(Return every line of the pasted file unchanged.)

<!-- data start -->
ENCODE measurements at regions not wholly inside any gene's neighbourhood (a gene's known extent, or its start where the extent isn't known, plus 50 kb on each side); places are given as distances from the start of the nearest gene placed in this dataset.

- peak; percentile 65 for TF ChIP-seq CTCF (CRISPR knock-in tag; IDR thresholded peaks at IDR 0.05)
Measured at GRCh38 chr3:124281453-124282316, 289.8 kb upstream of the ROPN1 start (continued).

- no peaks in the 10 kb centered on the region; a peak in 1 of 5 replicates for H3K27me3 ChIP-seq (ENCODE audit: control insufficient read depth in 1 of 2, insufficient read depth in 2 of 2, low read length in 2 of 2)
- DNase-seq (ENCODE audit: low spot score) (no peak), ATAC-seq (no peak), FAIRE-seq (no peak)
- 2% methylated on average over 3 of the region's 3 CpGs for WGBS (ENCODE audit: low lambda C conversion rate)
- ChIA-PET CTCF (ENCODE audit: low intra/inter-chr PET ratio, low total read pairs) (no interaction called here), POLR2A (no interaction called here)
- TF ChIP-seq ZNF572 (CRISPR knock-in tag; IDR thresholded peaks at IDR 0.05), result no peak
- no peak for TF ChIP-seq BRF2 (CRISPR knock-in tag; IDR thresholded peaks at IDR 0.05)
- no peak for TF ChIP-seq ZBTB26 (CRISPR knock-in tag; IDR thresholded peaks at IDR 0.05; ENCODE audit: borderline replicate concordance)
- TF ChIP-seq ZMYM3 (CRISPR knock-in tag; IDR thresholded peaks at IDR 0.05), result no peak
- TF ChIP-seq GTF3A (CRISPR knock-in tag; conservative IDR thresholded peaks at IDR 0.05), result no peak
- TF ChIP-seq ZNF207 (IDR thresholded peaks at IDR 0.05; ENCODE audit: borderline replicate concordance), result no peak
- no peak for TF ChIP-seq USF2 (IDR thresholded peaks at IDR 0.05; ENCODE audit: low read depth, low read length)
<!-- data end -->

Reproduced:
ENCODE measurements at regions not wholly inside any gene's neighbourhood (a gene's known extent, or its start where the extent isn't known, plus 50 kb on each side); places are given as distances from the start of the nearest gene placed in this dataset.

- peak; percentile 65 for TF ChIP-seq CTCF (CRISPR knock-in tag; IDR thresholded peaks at IDR 0.05)
Measured at GRCh38 chr3:124281453-124282316, 289.8 kb upstream of the ROPN1 start (continued).

- no peaks in the 10 kb centered on the region; a peak in 1 of 5 replicates for H3K27me3 ChIP-seq (ENCODE audit: control insufficient read depth in 1 of 2, insufficient read depth in 2 of 2, low read length in 2 of 2)
- DNase-seq (ENCODE audit: low spot score) (no peak), ATAC-seq (no peak), FAIRE-seq (no peak)
- 2% methylated on average over 3 of the region's 3 CpGs for WGBS (ENCODE audit: low lambda C conversion rate)
- ChIA-PET CTCF (ENCODE audit: low intra/inter-chr PET ratio, low total read pairs) (no interaction called here), POLR2A (no interaction called here)
- TF ChIP-seq ZNF572 (CRISPR knock-in tag; IDR thresholded peaks at IDR 0.05), result no peak
- no peak for TF ChIP-seq BRF2 (CRISPR knock-in tag; IDR thresholded peaks at IDR 0.05)
- no peak for TF ChIP-seq ZBTB26 (CRISPR knock-in tag; IDR thresholded peaks at IDR 0.05; ENCODE audit: borderline replicate concordance)
- TF ChIP-seq ZMYM3 (CRISPR knock-in tag; IDR thresholded peaks at IDR 0.05), result no peak
- TF ChIP-seq GTF3A (CRISPR knock-in tag; conservative IDR thresholded peaks at IDR 0.05), result no peak
- TF ChIP-seq ZNF207 (IDR thresholded peaks at IDR 0.05; ENCODE audit: borderline replicate concordance), result no peak
- no peak for TF ChIP-seq USF2 (IDR thresholded peaks at IDR 0.05; ENCODE audit: low read depth, low read length)